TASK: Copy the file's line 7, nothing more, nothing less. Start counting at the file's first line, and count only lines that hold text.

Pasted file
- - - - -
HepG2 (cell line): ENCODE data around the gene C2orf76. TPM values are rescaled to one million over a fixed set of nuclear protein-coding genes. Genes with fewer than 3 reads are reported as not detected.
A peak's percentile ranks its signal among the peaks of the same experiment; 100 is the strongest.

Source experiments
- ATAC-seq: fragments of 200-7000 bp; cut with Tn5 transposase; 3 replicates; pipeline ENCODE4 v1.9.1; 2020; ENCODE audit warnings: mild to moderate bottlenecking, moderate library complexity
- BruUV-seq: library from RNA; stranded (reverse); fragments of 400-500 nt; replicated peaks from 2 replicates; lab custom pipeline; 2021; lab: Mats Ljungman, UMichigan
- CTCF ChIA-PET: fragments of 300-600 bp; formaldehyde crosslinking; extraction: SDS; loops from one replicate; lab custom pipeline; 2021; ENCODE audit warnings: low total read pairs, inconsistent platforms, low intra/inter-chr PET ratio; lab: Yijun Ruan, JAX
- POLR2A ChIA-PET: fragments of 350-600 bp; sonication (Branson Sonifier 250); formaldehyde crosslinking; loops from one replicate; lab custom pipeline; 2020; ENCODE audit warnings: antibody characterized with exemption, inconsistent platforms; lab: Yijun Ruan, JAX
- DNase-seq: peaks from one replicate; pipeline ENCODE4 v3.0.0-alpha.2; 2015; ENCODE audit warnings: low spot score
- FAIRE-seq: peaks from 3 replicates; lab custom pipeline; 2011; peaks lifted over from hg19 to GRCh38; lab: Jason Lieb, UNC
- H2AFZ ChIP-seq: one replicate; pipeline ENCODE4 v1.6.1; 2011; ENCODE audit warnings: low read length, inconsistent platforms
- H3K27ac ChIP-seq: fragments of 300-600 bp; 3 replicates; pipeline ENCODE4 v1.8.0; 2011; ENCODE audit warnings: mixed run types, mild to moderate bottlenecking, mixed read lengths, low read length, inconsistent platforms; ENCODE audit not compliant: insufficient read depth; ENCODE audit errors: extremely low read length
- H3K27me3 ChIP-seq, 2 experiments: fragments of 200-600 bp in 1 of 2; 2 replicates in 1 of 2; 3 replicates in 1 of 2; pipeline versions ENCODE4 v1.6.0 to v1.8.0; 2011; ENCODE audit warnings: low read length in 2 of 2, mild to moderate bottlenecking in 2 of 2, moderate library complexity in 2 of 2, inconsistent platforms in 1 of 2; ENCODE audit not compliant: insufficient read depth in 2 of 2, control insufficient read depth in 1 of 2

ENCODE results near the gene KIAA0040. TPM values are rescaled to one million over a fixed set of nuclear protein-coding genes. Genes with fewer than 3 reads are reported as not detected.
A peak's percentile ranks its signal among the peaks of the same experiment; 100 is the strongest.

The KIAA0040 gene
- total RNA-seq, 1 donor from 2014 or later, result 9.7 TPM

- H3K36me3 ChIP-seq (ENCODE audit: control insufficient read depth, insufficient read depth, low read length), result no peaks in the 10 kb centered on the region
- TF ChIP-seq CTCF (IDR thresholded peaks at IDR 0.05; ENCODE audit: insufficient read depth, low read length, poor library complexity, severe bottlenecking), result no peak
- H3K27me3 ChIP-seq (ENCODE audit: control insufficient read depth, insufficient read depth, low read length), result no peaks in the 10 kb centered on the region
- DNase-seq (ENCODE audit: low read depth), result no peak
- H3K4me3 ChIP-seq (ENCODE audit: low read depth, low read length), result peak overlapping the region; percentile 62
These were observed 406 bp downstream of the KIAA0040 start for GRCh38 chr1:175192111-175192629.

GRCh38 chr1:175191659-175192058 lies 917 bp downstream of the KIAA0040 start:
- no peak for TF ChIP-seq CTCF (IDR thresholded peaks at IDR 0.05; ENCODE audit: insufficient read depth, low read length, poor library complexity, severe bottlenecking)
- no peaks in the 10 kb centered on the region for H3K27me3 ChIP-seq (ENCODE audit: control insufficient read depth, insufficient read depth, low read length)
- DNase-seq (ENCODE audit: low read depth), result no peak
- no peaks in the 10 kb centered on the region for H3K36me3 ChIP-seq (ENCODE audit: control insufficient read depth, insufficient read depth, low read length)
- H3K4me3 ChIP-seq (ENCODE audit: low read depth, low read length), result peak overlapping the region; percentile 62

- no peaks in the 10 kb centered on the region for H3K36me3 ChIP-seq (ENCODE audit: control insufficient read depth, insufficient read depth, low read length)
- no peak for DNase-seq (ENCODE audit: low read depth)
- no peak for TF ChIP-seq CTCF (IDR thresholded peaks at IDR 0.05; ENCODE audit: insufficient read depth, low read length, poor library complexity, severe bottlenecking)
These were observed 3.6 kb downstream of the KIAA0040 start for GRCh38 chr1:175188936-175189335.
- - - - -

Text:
- POLR2A ChIA-PET: fragments of 350-600 bp; sonication (Branson Sonifier 250); formaldehyde crosslinking; loops from one replicate; lab custom pipeline; 2020; ENCODE audit warnings: antibody characterized with exemption, inconsistent platforms; lab: Yijun Ruan, JAX